But take a look through our restaurant reviews, and you’ll notice it’s common for Japanese restaurants to shut down entirely during the late afternoon. While fast food branches are usually open continually from morning to night, independent restaurants, and even some casual chains, shut down completely after the lunch rush, going dark for a few hours before reopening around the time hungry office workers clock out, and wait staff shifts are often scheduled to end as the break starts.

Some izakaya and upscale restaurants aren’t even open for lunch at all, catering exclusively to the dinner crowd, once again cutting down on the total number of paid hours for waiters and waitresses (though they often stay open later than their American counterparts).

4. Makanai

Obviously, one of the reasons restaurant workers need a paycheck is so that they can buy food for themselves, and all else equal, having no tips gives them less money with which to do that. But if you work at a Japanese restaurant, you’re likely to get at least one meal a day taken care of.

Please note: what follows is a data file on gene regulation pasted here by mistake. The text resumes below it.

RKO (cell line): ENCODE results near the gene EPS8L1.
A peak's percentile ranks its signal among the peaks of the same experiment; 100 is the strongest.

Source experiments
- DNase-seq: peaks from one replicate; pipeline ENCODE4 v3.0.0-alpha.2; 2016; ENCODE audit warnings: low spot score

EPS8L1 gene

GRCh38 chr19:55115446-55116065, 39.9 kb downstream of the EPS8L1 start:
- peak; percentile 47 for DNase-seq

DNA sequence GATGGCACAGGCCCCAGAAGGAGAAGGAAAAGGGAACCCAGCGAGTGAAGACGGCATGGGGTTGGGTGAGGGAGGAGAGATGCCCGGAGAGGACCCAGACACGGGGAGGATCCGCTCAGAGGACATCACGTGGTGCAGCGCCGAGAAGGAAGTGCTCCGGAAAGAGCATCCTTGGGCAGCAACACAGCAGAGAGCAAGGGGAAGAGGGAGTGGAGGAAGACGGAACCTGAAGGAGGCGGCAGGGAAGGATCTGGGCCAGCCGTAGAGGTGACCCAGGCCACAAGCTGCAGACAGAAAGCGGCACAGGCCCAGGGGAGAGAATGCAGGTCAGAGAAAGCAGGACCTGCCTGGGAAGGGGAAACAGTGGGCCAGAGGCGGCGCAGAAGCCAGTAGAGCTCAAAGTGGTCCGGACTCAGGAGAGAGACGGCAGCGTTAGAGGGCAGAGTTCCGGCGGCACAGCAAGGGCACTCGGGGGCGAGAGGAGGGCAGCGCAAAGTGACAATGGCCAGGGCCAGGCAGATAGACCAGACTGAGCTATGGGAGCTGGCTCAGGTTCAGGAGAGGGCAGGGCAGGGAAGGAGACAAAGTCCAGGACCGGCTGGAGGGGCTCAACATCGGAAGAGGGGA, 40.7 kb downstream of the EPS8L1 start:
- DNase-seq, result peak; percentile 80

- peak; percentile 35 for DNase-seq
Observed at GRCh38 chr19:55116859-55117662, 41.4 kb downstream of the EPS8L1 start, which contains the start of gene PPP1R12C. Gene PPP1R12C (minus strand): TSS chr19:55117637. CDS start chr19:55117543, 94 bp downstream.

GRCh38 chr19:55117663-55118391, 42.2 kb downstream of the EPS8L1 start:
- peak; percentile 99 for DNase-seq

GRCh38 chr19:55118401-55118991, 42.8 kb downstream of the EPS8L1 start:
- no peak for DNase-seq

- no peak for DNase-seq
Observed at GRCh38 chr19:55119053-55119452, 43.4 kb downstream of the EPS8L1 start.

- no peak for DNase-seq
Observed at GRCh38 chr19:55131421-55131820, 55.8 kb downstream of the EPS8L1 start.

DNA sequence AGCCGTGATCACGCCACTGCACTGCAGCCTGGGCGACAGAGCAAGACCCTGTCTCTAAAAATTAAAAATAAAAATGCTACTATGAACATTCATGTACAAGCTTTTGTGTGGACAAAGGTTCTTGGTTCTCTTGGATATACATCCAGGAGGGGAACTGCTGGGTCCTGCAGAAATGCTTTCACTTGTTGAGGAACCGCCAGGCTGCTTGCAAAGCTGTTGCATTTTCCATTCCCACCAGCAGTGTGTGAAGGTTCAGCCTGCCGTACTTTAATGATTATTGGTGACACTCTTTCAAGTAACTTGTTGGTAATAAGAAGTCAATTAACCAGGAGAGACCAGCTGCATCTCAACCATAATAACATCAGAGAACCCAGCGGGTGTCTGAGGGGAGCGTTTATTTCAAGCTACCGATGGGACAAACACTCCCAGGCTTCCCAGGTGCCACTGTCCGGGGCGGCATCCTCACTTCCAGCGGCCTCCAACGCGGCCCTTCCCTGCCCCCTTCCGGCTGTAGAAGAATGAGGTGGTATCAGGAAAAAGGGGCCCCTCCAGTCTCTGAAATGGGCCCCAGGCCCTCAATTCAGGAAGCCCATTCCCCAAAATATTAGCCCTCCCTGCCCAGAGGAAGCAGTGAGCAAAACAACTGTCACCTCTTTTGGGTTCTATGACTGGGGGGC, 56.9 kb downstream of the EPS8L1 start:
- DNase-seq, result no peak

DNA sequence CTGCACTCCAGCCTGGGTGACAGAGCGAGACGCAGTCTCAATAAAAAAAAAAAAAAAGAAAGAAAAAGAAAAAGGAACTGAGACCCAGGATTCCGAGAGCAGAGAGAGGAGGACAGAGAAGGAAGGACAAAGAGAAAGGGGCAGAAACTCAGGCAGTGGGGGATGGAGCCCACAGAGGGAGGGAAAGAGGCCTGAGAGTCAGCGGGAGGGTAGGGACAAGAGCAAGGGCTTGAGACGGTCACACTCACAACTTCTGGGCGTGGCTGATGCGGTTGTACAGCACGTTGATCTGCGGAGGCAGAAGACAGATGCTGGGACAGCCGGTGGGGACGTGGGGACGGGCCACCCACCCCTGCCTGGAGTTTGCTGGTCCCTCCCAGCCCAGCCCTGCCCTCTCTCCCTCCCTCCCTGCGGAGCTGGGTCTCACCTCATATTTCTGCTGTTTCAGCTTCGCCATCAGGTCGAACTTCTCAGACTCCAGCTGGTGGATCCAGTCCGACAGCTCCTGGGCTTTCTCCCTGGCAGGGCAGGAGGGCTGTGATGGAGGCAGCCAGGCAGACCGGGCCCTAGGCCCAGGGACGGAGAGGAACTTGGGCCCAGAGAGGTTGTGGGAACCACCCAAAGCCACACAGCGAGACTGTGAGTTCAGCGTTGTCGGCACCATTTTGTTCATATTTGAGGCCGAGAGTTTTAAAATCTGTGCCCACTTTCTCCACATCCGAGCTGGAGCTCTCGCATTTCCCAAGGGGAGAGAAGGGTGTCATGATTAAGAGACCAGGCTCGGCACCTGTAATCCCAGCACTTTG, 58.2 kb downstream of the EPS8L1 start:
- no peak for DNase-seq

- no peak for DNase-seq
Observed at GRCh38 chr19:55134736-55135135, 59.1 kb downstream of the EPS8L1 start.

Makanai refers to meals made in the restaurant’s kitchen and supplied to the staff for free. Obviously these aren’t going to be high-ticket menu items (curry made with whatever is on hand in abundance is a common makanai), but makanai are still made with restaurant-quality ingredients. Some restaurants’ makanai are so tasty they eventually get promoted to regular menu items for paying customers.

5. Bad service isn’t part of Japanese culture, from either a business or a customer’s perspective

Perhaps the biggest reason for tipping in American restaurants is the belief that it keeps customer service from slipping. Heavy social pressure aside, you’re not legally required to tip in the U.S. Giving the customer the final say in exactly how much to pay ostensibly keeps servers on their toes, since any rudeness or laziness on their part will come back to bite them in the form of a reduced, or absent, tip when the meal ends.